To this day, Morton’s harsh treatment remains a mystery. After all, it was well known that the Canadian Army took a lenient view toward hard-drinking war correspondents, particularly at the front, and that any disciplining was rare. Indeed, lifting the accreditation of drunken reporters would have left few to cover the war.
No records of any charges against Morton nor of the disciplinary proceedings have ever surfaced in the British or Canadian archives. It is possible that many details about the Morton case were expunged from the national archives in Ottawa and London.
Hating Prima Donnas
The reasons for editor Hindmarsh’s actions also remain unclear. In the annals of Canadian newspaper history, he remains a bleak and ambiguous individual who was known for firing staff without much cause.
Having famously driven Ernest Hemmingway to quit as a reporter in 1924, Hindmarsh was described by one of his former reporters as someone who “warmed his hands over the fires of other people’s lives.”
“Hindmarsh hated prima donnas,” A.J. Cranston, a Star reporter wrote in his book, Ink on my fingers. “He was ambitious, cruel and jealous of the success of others. He ruled by fear. He was a sadist who took delight in breaking or humbling men’s spirits.”
However, I found in the Canadian archives in Ottawa correspondence between The Star and the Canadian Army showing that Hindmarsh followed and negotiated every detail of Morton’s assignment in Italy. So, Hindmarsh should have known the reality behind Morton’s first-hand reporting.
As for Morton, the experience of having risked his life for the story of his career and then being called a liar sent him into a tailspin of depression, emotionally and spiritually. Unable to find work in his profession, Morton moved to the north woods of Ontario to work as a logger. He also became an alcoholic.
Then, in 1964, two decades after his parachute drop into Italy, he received a letter from the former Italian Partisans who asked him to write a memoir of his time with them. He sobered up for a few years and wrote his memoir.
Morton demanded that the British Ministry of War in London confirm that he had been assigned to a mission behind enemy lines and that he had successfully completed his war reportage. In a letter from the British Under-Secretary-of-War James Ramsden, the British confirmed Morton’s mission.
Morton also wanted The Star to apologize and restore his dignity, honor and reputation as a journalist. But The Star never apologized and today claims to have no records or correspondence regarding Paul Morton.
Denied an apology from The Star or any real credit for his proudest moment as a journalist, Morton – a true Canadian war hero and a brave war correspondent – died a broken man in 1992.
Only a few months ago, some clues to the mystery of Morton’s cruel mistreatment have emerged. A collection of declassified papers — war-time directives and dusty memos of the Allied forces — were sent to me by an Italian historian.
One set of those records, File 10000/136/338 Directive Psychological War Bureau (PWB), read: “ALLIED PROPAGANDA SHOULD NOW PLAY DOWN PARTISAN SERVICES,” adding:
“Publicity given the Patriots has grown to a point where it is out of proportion to the war effort in Italy. There is evidence certain elements are making political capital out of the activities of the Patriots. It is incorrect to speak of the Patriots as liberating any particular area; if they are in control of any place it is because the Germans have withdrawn and are not taking action.
“We should remember it is the Allies who are liberating Italy with the help of the Patriots. The Patriots are unable to liberate of their own accord. Play down very gradually the activities of Patriots to liberated Italy and to the rest of the world.”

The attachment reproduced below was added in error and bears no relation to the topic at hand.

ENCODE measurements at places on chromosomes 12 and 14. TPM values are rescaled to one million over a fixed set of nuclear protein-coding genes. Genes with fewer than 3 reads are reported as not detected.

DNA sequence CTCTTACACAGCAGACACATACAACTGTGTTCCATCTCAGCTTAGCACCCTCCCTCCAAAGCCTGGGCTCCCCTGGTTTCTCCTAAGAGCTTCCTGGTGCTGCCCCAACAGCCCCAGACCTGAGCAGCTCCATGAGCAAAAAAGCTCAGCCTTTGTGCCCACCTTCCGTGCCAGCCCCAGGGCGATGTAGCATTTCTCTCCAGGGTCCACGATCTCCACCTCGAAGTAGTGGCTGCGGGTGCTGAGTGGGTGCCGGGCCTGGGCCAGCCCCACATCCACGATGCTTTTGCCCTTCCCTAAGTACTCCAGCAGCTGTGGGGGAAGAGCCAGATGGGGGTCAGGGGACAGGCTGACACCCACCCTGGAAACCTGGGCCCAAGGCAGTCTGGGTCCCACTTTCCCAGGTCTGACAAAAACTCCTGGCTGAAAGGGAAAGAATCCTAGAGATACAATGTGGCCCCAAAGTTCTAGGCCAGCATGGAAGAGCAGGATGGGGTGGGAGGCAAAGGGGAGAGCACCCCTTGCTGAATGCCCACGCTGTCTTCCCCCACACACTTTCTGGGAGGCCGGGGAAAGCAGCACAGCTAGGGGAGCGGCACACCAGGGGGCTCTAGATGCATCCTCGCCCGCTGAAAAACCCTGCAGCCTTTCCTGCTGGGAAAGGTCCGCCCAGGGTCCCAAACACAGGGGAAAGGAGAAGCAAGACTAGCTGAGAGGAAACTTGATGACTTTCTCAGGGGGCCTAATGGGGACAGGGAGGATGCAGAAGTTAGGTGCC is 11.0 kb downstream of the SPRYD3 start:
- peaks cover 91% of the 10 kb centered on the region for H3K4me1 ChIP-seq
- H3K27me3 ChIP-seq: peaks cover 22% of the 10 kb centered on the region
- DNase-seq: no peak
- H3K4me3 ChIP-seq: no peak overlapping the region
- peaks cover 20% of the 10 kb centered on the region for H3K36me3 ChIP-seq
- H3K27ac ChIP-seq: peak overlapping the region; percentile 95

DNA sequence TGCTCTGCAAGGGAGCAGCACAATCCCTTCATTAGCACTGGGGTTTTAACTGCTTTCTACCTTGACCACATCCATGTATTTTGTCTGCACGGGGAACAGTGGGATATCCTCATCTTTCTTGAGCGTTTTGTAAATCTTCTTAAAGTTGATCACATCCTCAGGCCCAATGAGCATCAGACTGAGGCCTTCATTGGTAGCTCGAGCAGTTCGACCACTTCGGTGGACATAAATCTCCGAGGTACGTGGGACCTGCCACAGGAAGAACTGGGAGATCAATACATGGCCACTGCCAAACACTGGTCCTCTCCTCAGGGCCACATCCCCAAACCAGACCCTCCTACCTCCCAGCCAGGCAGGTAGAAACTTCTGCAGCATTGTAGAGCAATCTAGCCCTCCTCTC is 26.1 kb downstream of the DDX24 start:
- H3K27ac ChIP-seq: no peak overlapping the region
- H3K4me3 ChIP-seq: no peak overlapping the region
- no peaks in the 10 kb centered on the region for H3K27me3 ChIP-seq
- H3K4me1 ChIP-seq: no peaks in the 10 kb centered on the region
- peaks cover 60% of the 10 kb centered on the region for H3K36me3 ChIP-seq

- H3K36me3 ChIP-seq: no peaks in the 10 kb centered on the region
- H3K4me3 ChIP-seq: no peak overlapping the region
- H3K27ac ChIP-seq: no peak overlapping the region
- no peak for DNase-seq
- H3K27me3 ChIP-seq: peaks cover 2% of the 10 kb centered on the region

This directive is dated Oct. 13, 1944, two days before Paul Morton arrived back in Rome with his reports of the Partisans’ war.
Other directives that I obtained indicate that the Allies were convinced the Partisans were overwhelmingly Communist and needed to be neutralized as the Germans retreated. British General Harold Alexander’s headquarters was recommending plans to disarm the Partisans by holding mock victory parades and handing out certificates from Allied generals before seizing the Partisans’ weapons.
This subterfuge was a risky operation and the planners may have regarded Morton as a security risk who might expose the secret plans. His stories also threatened to elevate the status of the Communist-led Partisans who had proved to be a strong and effective fighting force.
So, Morton may have run afoul of a shift in ideological positions. With the defeat of the Nazis within sight and the expectation that the Soviet Union and its Communist allies would become the new enemy, the decision from the high command appears to have been to deny the Communist-led Partisans much wartime credit.
(Ironically, it would turn out that the Italian Partisans were not allied with the Soviet Union, although Italy’s Communist Party still became one of the top early targets of Western intelligence in the Cold War.)
In the end, Morton was treated as an expendable asset, expected to carry out a dangerous mission (both for his newspaper and the Allies), but then ruined when his reporting proved inconvenient to the Allied brass and his editor.
Paul Morton’s friend Douglas How of the Readers Digest suggested that Morton may have stepped over that mysterious line which should separate a journalist from his subject, leaving him in a no man’s land, not entirely an observer and not fully a participant. How said:
“The final irony may well be that his story could only be told well and sold well in a form which some people seem long to have wrongly thought they were: as fiction.”
Or as Morton wrote about his experiences, “I went in behind enemy lines and emerged as a kind of agent. I went in as a reporter and came out a kind of soldier. I sometimes wish I had never gone in at all.”
Don North is a veteran war correspondent who has covered conflicts from Vietnam and Central America to Kosovo and Iraq. This article was drawn from North’s new book, Inappropriate Conduct: Mystery of a Disgraced War Correspondent, which is available at Amazon.com.